# Probability - The Birthday Problem, and a Couple of Extras

22nd October 2018

The birthday problem is a famous problem in probability, and there is already a lot of information about it around so this will not be the most original blog post, but the solution contains a couple of interesting probability details, so as well as explaining how to solve the problem itself I’ll elaborate on these details.

## Definition of The Birthday Problem

The birthday problem asks the question of how many people would have to be in a room for there to be a 50% chance that two people share the same birthday. That would be the same day of the year, with the year being unimportant. If you took a video camera into the street and asked random people this question you would probably get a whole host of answers which would likely be a lot more than the correct answer.

The correct answer is 23.

This is less than than most people would intuitively think, but anyone who has studied probability knows that probability is rarely intuitive.

## The Solution

The probability of one person having a birthday on any day of the year is:

Assuming they were not born on 29th February on a leap year.

To find the probability of two people having the same birthday, it would be easier to reverse the thinking and calculate that they do **not** have the same birthday. For a second person the probability that they do **not** share the same birthday as the first person would be:

We had used one day of the year for the first person’s birthday so there would be 364 out of a possible 365 days left, then we multiply the probabilities together using the multiplication rule to join multiple events.

For a third person the probability that neither shares the same birthday as the other two would be:

Days 365 and 364 had been used, so there were 363 possible days left.

Now we can easily calculate the probability of multiple people **not** having the same birthday. To calculate the opposite, the probability of people having the **same** birthday all we have to do is to subtract our calculation from one. All probabilities add up to one so one minus the probability that people do not share the same birthday would be the probability that they do share it.

For three people, the probability of two of them having the same birthday would be:

To find how many people we would need for a 50% chance we would need to increment the calculation across a range of people until we reach 50% or more. This would be very laborious using a calculator but is very easy using a programming language. Using R I have plotted the probabilities across a range of one-hundred people, with the code being available on my GitHub.

As we can see the probability reached 50% at 23 people. We can also see that it reaches a 99.9% chance at 70 people, and obviously it would reach 100% at 365 people.

I mentioned at the beginning that there were a couple of interesting details in solving this problem and I’ll expand on them now.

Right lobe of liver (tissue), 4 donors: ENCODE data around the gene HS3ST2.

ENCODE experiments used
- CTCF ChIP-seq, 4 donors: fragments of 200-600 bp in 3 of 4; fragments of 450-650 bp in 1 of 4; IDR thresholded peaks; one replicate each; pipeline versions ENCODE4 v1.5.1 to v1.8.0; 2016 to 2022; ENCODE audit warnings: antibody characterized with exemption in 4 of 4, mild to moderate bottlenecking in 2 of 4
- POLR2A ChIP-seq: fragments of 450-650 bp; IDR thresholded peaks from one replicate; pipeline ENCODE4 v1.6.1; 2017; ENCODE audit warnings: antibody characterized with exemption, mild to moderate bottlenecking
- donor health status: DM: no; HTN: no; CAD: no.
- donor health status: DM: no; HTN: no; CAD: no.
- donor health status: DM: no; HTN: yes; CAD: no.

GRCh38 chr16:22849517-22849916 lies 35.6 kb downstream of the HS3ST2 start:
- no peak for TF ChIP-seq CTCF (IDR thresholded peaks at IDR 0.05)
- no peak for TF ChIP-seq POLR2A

## Detail One: The power of “not”

Not a power in the mathematical sense, but powerful in a usefulness sense. When I started calculating the probabilities for the birthday problem, I wrote that it was easier to reverse the thinking, and I flipped the problem around to calculate the probability of two people **not** having the same birthday before subtracting the not probability from one to find the answer.

This is a very useful technique and can make some problems much easier to solve, especially when finding a probability could mean making a large number of calculations. For example, if I wanted to calculate the probability of getting *at least* one ace in a hand of five cards dealt from a pack, it would mean calculating the individual probabilities of one, two, three, and four aces and then adding them all up. Instead It would be far easier to calculate the probability of getting no aces then subtracting that from one.

On the first card dealt the probability of getting an ace would be:

There are four aces in a pack of 52 cards.

The probability of **not** getting an ace would be:

There are 48 cards minus the four aces in a pack of 52 cards.

On the second card dealt there would be 47 non-aces out of 51 cards because we have already dealt one non-ace from the pack giving a probability of no aces out of two cards as:

This pattern would continue as all the cards are dealt giving the probability of getting *at least* one ace from five cards as:

## Detail Two: A slight misunderstanding of the question

When I suggested to take a video camera into the street to ask random people for the solution to the birthday problem, I wrote that they would likely overestimate the answer. This is because they may be thinking what is the probability that somebody else has *their* birthday. This is a different question because it fixes the date to one single day rather than the whole pool of 365 days.

The number of people that would need to be in a room for there to be a 50% chance that somebody has the same birthday as me, or you, is 253.

The power of “not” is useful again here, the probability that someone else does **not** have the same birthday as me is:

Minus my birthday there are 364 days left in a year.

For two people, the probability that they do **not** have the same birthday as me is:

The people could have the same birthday as each other, that doesn’t matter, as long as they don’t share my birthday so there will always be 364 possible days, and the formula will stay the same with the exponent being raised as more people are added.

For 253 people, the formula for someone having the same birthday as me would be:

Again using R, I have plotted the probabilities across a range of 3000 people, with the code being available on my GitHub.

There is a 99.9% chance of someone having my birthday at 2518 people, and this would explain why over the course of my life I have only met three people with the same birthday as me.